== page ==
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Category Archives: Climate Change

ESG Outlook – What will the Federal election outcome mean for ESG and how should companies be preparing

The extreme weather we have witnessed along the eastern seaboard of Australia, accompanied by wide scale flooding, has once again brought into sharp focus the impact and presence of climate change.  This assuredly means that as we approach the Federal election, all matters environmental can be expected to form a key policy and political battleground between the two major parties.

Many in corporate Australia will no doubt observe this with more than a passing interest, in particular the impact the election outcome will have on so called ESG (Environment, Social, Governance).  The ESG prism presents both risks and opportunities for companies, especially in the way they act to address climate change, most notably what they commit to do and by when, and how they intend to do it.

Specifically, companies are currently grappling with the scale of the commitment they should make with respect to reducing carbon emissions.  Given that both the major political parties support a policy of achieving net zero emissions by 2050, this surely becomes the absolute minimum a company must commit to.  Some have, and will be, more adventurous and it may well be that if Labor wins power, the 2050 date will be reduced even further.  Labor is already committed to a 43% reduction by 2030, (with the Coalition sticking to between 26% to 28%), so emissions reduction and how it is achieved may well become even more ambitious and prescriptive.  Indeed, the Coalition is warning that Labor’s target is just an opening gambit and that if they form government, the figure will be increased.

Regardless of where these targets may eventually end up, some have clearly decided it is beneficial from a business and reputational perspective to make a firm commitment to reducing emissions.  For example, the major retailers appear to be heeding the wishes of their customers and the market () by committing to definite action.  Woolworths says it will deliver a 63 per cent reduction in emissions from its own operations (scope 1 and 2) and a 19 per cent reduction across its supply chain (scope 3) by 2030. Both Woolworths and Coles have also committed to source 100 per cent renewable electricity by 2025.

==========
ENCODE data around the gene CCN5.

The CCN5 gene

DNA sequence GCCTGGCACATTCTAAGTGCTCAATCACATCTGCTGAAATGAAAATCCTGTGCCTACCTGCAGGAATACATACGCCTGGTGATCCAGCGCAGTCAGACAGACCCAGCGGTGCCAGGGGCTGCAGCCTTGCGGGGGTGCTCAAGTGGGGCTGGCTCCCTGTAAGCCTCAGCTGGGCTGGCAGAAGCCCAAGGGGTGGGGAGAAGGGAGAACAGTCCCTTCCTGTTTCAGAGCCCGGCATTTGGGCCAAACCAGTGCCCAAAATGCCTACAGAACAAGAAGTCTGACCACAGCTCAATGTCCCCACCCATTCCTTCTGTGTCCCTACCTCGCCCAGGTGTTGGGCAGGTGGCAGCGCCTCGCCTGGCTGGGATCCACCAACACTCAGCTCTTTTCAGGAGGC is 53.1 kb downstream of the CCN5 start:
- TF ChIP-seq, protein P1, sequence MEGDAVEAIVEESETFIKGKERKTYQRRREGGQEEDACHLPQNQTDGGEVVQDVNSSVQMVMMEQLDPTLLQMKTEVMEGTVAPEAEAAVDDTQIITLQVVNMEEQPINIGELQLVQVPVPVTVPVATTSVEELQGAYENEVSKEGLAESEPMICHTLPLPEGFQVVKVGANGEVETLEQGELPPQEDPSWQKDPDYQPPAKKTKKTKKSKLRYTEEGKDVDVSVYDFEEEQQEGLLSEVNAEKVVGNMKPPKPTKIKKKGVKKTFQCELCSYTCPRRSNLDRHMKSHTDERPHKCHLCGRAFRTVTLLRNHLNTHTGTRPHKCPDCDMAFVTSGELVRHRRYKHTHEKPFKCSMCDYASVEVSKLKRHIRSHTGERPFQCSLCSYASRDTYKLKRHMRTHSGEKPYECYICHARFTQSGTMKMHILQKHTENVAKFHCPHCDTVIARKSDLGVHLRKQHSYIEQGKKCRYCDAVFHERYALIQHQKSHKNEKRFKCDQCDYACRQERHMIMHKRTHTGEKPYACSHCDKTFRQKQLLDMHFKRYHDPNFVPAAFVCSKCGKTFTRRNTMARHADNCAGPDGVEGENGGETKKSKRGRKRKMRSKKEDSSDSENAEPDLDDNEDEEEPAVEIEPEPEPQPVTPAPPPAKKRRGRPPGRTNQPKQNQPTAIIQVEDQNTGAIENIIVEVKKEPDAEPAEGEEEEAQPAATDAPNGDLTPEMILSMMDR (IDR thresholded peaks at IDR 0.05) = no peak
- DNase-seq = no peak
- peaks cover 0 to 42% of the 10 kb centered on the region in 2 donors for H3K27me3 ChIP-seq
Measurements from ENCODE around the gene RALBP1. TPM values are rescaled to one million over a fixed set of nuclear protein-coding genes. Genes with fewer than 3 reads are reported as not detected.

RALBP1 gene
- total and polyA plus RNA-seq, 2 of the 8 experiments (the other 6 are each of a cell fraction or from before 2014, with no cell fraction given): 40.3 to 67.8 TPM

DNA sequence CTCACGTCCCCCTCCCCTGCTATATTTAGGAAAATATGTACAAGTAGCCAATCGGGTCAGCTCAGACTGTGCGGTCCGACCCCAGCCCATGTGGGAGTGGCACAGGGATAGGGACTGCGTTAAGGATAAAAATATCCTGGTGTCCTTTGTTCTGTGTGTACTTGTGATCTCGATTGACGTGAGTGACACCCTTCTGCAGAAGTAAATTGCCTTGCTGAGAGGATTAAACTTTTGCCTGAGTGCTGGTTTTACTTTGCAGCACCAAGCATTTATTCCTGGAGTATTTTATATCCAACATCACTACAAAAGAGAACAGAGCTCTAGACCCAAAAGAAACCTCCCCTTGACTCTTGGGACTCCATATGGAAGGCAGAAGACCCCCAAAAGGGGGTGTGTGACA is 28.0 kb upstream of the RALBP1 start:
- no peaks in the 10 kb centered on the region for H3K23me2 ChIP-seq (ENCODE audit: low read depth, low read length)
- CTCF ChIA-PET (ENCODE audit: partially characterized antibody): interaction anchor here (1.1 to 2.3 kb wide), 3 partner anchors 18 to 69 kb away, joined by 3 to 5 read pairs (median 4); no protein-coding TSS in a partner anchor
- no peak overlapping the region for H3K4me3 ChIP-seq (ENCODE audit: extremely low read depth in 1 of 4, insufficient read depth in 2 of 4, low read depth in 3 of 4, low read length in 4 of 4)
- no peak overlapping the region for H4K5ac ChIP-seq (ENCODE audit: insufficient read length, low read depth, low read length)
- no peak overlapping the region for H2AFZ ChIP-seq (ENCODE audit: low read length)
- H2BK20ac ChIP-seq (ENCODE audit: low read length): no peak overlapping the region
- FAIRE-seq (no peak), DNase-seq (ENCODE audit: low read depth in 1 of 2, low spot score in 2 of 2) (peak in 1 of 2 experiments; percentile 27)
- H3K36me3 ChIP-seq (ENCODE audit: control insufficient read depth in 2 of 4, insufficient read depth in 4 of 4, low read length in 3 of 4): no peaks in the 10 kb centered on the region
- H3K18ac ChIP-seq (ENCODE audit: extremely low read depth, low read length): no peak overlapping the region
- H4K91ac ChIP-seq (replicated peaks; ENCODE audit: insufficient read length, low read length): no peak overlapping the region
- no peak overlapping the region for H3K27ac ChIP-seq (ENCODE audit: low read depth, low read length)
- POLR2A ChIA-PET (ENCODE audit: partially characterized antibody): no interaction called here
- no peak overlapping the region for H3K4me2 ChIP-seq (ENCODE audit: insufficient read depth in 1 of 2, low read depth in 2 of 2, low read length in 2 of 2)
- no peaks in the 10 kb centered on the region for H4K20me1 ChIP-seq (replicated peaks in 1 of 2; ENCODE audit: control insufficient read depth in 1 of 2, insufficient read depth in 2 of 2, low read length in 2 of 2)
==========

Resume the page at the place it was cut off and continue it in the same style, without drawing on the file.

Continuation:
What is even more important for companies is that they must also decide whether it makes them an attractive investment proposition as a result of building their ESG credentials.  For example, if they undertake significant capital expenditure on renewable energy, which with current low electricity prices can often have a long-term payback, will they be rewarded for their ESG commitment, including greater access to capital at a more competitive rate, so called ‘green financing’.

Australian superannuation funds who between them manage assets totalling $3.4 trillion, have made their intentions clear as to what they are committed to and what they expect companies and significant sectors of the economy to do.  For AustralianSuper, this means reducing their investment portfolio carbon intensity to a net zero level by 2050.  They go on to proclaim that ‘the steps to achieve this include transitioning away from high-carbon investments, such as fossil fuels, and toward renewable investments such as wind and solar. This is consistent with the transition occurring globally.  It also means influencing the way companies operate so they emit less carbon in their business operations.’  This last sentence is telling, and it is effectively a warning to all companies, (not just the energy sector) that they will be expected to take real action to reduce their carbon emissions, regardless of what sector they operate in, and by definition they should also properly assess the financial risks of climate change to their ongoing profitability.

This then raises the question as to how companies will reduce their emissions.  On a macro level, the Coalition has stated that net zero by 2050 will predominantly be achieved through new technology.  If one takes the view that there is eventually a technological solution for everything, then it may well be that technology comes to the fore before or by 2050.  The Coalition also credits recent forecast emissions reductions to Australian households taking up solar energy and other renewables in greater numbers than ever before.  On that basis, it can be assumed the Coalition will seek to make solar energy more affordable, while Labor on the other hand has committed to also boosting electric vehicle numbers, supported by investment in so called ‘green metals’ to enable expanded battery power storage.